Nutrition For Cyclists

An excellent nutrition plan is critical for cyclists. Eating a well-balanced diet gives your body the energy and nutrients it needs to meet the demands of training. As an added benefit, properly timing your meals will improve your performance and help you recover.

Figuring out what to eat and when to eat it is challenging. Add a busy work schedule and getting the kids to soccer practice and well, take out sounds pretty good.

To help you make sense of it all, we sat down with nutrition expert Dr. Stacy Sims. As an advisor to a list of pro tour cycling teams, Dr. Sims is no stranger to developing meal plans for cyclists.

Keep reading to take your meal plan to the next level.

Four Different Types of Meals

As an endurance athlete there are four types of meals:

  • Pre-workout meals: To help prepare your body for the workout.
  • During workout meals: To provide adequate fuel for workouts lasting longer than one hour.
  • Post workout meals: To help facilitate recovery.
  • All other meals during the day: To provide adequate energy and nutrients for a healthy life.

Pre-Workout Meals

Pre-workout meals serve several purposes. If you are working out in the morning, a small meal will break the nighttime fast, up your blood sugar, and help fuel the first hour of your workout.

If you are training later in the day, a hot cup of green tea or coffee will help wake you up. Because most people tend to be slightly dehydrated late in the day, the drink will also help you hydrate.

During Workouts Meals

If your workout is longer than an hour, you'll want to eat enough calories to fuel your workout. Dr. Sims recommends separating food and hydration, a topic we discussed at length in our article titled "How To Perfect Your Fueling Plan."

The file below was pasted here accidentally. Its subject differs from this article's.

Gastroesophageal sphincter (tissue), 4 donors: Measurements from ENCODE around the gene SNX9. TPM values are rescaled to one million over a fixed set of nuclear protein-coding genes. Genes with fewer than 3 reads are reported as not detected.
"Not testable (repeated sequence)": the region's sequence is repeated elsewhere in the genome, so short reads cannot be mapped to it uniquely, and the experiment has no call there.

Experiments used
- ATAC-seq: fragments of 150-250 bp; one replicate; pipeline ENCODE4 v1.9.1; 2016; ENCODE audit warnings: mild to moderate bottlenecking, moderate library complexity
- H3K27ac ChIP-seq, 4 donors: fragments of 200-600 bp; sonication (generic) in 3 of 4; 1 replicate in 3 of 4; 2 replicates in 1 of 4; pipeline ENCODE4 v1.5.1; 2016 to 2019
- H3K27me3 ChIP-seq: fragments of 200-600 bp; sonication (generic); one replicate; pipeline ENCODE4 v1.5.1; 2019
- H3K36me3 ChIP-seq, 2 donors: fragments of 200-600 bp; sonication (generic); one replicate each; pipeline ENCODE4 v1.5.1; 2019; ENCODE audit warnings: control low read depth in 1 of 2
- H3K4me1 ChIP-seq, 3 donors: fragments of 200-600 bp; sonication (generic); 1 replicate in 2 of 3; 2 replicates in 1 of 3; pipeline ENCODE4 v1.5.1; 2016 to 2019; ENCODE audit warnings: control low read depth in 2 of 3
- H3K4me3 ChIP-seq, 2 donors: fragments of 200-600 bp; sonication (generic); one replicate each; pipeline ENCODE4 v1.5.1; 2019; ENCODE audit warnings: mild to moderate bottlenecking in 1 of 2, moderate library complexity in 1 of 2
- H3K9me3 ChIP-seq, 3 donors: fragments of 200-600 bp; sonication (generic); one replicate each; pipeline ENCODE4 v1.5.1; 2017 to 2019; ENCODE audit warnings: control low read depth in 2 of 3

Dr. Sims recommends eating basic food like a peanut butter and jelly sandwich. The simple carbohydrates and sugars are quick sources of energy for your body. Payday bars are also a great option because of their simple ingredients. Many protein bars contain high fructose corn syrup making them unhealthy choices.

Post Workouts Meals

Post workout meals are all about recovery. During exercise, your muscle fibers break down on a cellular level. After the workout, your body repairs these micro tears—a process that makes you stronger. This breakdown and repair cycle is why exercise works.

Your body uses protein to repair your muscle fibers, so eating protein after a workout is a good idea. Dr. Sims recommends taking in roughly 25g of protein within 30 minutes of finishing your workout.

All Other Meals

Outside of training, focus on providing your body with adequate nutrients. A well-balanced diet full of single-ingredient foods is highly recommended. Know where your food came from and be sure to have some protein with every meal.

Dr. Sims doesn't believe in telling people not to eat certain foods. Her suggestion is to be reasonable and keep treat food to a minimum. Concerning gluten, unless you have celiac disease, gluten is ok.

Because inflammation is linked to many serious illnesses, a diet that reduces inflammation is a good idea. In general, you should reduce saturated fats and omega 6 fatty acids while increasing omega 3 fatty acids.

Dr. Sims suggests Dr. Weil's Anti-Inflammatory Diet. I follow this diet and love it.